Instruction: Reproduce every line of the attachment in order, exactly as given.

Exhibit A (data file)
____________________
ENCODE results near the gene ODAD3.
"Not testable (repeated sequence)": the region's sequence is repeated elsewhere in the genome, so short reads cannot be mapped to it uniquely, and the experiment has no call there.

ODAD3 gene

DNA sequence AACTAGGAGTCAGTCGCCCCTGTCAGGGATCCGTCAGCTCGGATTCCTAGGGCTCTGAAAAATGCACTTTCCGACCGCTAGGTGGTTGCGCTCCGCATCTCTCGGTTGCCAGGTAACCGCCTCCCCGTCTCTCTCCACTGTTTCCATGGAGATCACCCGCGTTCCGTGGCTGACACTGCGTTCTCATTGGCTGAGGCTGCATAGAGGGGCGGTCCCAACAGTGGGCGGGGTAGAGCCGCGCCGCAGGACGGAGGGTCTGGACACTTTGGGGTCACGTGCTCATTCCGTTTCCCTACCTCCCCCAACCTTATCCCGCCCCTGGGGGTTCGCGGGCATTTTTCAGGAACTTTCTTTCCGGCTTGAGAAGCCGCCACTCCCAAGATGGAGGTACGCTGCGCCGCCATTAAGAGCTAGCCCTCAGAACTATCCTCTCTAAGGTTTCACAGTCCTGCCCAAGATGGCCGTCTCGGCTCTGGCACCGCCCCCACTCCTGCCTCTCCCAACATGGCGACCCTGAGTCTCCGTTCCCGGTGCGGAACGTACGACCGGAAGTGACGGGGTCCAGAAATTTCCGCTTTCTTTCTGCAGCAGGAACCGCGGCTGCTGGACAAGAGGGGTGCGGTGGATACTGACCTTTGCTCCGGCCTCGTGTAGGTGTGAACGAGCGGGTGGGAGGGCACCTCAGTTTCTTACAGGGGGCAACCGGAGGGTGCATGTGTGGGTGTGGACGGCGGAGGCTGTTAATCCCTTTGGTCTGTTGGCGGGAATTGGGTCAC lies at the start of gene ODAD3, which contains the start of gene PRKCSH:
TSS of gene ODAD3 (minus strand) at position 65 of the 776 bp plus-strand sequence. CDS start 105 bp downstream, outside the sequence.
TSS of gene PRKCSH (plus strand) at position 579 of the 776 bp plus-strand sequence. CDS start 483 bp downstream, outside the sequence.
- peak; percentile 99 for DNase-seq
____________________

ENCODE results near the gene ODAD3.
"Not testable (repeated sequence)": the region's sequence is repeated elsewhere in the genome, so short reads cannot be mapped to it uniquely, and the experiment has no call there.

ODAD3 gene

DNA sequence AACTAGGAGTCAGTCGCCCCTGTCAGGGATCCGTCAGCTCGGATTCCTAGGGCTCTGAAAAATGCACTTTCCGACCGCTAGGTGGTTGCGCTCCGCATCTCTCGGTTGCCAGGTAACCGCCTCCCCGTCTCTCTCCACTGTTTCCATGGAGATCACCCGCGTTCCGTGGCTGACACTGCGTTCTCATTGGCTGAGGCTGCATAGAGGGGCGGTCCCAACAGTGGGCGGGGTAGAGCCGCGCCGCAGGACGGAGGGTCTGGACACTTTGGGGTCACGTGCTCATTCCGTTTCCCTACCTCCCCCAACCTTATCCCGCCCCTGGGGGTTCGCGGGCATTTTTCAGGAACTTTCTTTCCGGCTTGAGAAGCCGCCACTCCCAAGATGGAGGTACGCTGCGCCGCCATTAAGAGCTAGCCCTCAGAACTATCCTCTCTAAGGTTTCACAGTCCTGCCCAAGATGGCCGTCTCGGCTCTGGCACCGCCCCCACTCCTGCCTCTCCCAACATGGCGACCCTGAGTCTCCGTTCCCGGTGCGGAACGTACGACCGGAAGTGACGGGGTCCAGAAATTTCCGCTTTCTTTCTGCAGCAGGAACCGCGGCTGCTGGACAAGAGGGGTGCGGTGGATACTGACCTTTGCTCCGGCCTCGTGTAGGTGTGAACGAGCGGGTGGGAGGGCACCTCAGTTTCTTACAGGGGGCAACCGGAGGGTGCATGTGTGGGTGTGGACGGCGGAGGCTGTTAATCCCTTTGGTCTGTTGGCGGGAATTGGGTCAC lies at the start of gene ODAD3, which contains the start of gene PRKCSH:
TSS of gene ODAD3 (minus strand) at position 65 of the 776 bp plus-strand sequence. CDS start 105 bp downstream, outside the sequence.
TSS of gene PRKCSH (plus strand) at position 579 of the 776 bp plus-strand sequence. CDS start 483 bp downstream, outside the sequence.
- peak; percentile 99 for DNase-seq